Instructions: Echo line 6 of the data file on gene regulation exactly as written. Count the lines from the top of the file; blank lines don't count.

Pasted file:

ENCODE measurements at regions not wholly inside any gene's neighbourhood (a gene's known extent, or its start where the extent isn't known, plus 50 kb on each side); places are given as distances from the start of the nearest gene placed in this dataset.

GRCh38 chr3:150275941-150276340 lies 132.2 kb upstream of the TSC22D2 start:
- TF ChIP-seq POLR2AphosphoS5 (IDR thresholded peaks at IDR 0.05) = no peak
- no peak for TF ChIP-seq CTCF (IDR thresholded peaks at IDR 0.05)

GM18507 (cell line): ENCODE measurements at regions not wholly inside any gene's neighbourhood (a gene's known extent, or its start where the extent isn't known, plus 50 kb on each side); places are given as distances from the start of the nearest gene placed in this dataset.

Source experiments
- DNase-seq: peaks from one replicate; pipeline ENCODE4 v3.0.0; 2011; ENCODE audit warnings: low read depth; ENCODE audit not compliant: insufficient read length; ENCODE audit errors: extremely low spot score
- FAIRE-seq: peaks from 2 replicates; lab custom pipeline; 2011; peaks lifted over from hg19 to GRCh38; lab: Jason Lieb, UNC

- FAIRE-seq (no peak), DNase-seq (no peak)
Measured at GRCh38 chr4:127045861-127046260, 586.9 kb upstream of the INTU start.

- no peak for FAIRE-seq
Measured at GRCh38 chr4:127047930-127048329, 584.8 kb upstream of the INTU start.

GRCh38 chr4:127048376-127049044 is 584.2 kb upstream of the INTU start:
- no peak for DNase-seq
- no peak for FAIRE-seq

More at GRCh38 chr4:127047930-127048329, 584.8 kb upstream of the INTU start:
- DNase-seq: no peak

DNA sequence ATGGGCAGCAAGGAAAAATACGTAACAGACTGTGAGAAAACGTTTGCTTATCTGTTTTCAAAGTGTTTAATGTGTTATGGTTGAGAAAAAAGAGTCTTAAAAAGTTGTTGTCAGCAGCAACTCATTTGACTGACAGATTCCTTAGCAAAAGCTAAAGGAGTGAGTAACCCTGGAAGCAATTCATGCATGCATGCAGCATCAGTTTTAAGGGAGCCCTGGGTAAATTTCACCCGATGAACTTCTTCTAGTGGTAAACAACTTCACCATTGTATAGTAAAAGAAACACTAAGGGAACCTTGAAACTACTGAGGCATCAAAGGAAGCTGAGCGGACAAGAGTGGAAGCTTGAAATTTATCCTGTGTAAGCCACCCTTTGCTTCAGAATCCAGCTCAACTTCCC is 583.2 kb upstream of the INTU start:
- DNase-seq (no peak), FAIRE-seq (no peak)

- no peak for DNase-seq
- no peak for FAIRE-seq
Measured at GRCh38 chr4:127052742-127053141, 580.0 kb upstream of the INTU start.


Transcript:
Source experiments